Everyone knows Bram Stoker as the author of the marvellous and much-interpreted "Dracula": his other works are frequently overlooked. This is a great short tale of the supernatural in which the English landscape plays a major role and was the last thing he wrote before his death. Unfortunately, Stoker suffered several strokes before he died and was sometimes quite incoherent, something apparent in this story.
Like "Dracula", this book has been filmed and the Ken Russell interpretation is so brilliantly dreadful that it is well worth seeing!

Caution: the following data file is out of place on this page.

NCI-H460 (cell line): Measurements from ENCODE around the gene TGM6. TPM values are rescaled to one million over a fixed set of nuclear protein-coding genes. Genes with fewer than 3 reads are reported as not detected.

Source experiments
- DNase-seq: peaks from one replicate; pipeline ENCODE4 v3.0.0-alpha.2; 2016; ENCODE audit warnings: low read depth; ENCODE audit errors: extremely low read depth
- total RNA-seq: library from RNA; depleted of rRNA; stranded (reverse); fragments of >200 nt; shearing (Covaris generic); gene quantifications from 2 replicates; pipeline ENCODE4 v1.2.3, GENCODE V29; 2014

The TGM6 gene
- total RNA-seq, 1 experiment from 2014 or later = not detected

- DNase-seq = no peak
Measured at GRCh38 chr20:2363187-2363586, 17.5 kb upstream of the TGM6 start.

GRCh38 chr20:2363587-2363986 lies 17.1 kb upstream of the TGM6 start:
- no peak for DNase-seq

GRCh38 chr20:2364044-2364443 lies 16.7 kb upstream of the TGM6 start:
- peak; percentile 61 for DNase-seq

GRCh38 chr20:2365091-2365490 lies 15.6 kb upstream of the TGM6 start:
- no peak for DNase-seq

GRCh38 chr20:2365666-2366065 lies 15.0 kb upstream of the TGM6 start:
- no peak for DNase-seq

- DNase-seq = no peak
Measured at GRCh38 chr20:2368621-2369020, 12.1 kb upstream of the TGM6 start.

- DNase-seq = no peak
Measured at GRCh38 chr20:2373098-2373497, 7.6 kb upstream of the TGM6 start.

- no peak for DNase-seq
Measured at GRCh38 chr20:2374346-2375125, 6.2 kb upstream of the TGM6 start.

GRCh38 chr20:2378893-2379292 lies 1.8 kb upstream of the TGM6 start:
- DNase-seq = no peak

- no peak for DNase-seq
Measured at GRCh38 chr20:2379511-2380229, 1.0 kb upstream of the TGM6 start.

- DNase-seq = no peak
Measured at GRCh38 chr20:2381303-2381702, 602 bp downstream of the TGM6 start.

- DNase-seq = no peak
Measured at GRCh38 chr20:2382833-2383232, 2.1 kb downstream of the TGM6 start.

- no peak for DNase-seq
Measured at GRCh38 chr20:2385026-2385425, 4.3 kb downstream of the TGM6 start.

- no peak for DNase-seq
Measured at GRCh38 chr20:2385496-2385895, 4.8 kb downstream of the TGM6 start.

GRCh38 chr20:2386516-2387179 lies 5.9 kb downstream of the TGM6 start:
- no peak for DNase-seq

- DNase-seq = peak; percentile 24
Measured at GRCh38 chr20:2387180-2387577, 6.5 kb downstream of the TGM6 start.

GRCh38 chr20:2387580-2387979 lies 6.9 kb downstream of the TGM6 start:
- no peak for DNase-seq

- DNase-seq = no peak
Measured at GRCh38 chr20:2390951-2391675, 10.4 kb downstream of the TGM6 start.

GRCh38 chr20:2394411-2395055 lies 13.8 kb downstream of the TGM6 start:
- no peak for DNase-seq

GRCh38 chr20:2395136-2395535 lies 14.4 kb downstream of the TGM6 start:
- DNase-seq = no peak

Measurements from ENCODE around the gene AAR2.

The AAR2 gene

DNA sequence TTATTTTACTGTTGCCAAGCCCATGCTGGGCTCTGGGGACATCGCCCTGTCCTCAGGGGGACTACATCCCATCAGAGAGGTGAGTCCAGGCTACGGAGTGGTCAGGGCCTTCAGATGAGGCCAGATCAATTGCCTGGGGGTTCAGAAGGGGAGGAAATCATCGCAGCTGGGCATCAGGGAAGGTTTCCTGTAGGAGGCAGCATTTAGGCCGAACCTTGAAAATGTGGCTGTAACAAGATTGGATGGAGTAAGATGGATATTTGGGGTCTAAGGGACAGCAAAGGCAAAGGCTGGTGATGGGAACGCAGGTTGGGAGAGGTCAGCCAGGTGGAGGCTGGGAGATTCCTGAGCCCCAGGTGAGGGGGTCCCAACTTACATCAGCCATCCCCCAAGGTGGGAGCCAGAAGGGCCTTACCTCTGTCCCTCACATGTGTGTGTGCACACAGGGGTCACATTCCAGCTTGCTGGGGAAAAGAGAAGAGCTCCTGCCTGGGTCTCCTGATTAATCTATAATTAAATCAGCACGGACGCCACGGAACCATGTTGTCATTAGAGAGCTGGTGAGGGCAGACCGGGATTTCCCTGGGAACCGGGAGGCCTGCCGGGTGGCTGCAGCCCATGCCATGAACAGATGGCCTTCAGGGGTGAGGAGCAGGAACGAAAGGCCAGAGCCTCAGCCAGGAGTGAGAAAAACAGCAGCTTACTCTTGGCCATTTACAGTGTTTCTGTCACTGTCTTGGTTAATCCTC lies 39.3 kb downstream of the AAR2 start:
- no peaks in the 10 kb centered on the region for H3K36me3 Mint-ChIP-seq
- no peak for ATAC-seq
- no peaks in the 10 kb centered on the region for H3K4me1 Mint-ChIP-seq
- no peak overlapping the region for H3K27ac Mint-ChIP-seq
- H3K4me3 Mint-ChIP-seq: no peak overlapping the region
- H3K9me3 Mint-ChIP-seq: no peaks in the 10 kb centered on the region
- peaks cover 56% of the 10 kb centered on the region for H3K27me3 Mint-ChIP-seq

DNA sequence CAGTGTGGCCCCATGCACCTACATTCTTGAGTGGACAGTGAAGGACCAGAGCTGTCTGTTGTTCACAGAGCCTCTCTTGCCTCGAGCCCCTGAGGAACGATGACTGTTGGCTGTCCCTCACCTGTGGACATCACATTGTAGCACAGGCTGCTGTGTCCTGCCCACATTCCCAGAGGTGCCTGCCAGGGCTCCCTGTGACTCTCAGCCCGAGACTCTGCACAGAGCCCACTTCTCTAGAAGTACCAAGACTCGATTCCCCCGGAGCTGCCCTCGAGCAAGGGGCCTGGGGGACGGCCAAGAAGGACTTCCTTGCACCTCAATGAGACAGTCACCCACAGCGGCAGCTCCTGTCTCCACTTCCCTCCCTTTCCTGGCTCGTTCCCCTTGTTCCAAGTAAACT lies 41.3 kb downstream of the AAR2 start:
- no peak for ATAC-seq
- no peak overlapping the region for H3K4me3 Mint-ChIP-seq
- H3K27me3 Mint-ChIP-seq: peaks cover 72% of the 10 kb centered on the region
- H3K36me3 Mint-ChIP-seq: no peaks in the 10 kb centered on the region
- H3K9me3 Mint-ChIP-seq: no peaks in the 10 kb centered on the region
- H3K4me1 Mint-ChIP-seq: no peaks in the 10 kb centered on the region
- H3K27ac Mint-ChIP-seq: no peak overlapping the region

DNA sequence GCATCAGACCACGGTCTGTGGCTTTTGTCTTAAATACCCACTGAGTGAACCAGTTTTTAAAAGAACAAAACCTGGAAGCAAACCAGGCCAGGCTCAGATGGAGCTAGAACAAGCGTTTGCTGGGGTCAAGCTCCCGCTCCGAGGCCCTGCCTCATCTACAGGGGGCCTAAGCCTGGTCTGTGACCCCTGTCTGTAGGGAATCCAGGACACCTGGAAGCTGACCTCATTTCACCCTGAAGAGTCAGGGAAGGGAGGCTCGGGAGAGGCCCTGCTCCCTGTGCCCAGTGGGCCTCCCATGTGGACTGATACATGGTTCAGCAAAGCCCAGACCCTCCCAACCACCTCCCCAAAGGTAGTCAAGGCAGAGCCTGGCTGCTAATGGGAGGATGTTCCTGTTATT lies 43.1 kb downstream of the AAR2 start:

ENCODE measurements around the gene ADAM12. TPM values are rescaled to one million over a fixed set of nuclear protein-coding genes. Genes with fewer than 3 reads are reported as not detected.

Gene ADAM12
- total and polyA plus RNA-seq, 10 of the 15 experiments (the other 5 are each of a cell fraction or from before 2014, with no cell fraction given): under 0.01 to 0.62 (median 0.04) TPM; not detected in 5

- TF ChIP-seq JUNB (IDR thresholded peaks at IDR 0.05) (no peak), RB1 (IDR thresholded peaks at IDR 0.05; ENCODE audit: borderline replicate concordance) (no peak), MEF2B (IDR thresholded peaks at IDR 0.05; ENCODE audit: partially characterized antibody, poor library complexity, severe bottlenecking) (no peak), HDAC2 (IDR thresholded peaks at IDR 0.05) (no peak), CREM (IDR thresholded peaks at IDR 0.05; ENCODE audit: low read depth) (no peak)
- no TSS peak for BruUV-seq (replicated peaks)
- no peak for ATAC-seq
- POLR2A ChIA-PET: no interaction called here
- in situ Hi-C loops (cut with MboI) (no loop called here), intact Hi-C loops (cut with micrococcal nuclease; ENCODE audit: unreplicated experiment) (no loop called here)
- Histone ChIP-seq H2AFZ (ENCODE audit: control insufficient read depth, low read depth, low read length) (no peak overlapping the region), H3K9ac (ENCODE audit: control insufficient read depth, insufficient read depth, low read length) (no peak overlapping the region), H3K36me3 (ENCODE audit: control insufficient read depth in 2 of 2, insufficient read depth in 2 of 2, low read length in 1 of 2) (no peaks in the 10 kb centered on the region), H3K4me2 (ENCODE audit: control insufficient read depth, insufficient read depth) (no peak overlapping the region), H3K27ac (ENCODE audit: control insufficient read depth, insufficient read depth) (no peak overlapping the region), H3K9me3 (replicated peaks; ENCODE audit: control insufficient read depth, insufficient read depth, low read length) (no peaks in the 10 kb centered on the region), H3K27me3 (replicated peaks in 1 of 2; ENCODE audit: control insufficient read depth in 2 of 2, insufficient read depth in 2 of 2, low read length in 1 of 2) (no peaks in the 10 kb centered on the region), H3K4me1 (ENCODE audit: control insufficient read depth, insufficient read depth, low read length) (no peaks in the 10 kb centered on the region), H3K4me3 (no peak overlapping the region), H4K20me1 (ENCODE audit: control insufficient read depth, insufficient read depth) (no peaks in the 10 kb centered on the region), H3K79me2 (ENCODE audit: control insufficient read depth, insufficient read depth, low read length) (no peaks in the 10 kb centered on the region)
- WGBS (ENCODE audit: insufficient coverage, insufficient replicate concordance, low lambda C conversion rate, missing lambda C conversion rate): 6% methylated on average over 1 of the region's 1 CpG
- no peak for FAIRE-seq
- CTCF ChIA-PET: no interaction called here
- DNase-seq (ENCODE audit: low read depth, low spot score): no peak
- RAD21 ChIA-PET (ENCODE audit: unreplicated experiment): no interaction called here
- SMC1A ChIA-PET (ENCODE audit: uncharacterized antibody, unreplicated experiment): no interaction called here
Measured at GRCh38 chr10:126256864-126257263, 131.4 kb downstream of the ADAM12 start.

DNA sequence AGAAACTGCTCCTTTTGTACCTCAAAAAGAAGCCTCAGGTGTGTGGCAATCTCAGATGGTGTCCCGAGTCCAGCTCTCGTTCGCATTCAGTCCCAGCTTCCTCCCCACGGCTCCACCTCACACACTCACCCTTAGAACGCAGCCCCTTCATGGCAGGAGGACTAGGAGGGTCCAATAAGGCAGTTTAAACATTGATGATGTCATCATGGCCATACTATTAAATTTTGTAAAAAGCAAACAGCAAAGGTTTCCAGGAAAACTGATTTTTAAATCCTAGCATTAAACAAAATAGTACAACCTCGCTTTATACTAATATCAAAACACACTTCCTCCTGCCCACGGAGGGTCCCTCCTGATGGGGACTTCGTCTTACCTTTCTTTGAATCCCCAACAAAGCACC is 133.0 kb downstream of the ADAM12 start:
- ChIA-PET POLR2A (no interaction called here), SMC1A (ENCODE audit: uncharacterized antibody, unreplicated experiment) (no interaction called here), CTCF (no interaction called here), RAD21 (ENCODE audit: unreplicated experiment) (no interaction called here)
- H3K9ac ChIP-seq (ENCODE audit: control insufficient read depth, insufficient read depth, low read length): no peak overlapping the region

Novella-length, very sharply-written and well worth reading. There are no explanations given for the odd things which happen in this book, but it is still most enjoyable.
Very short and most enjoyable. Not at all funny in the way that the "Lucia" books are, but urbane and elegantly written. The sketches of 1900s Brighton are great.
Enjoyable but not by any means the most original or interesting treatment of the ideas. A few of the plot devices are laboured - the conveniently two-dimensional Russian assassin being a case in point - but the characters are good and engaging and the plot moves at a fair pace, especially given the length of the novel.
This version could do with some serious editorial attention, however.
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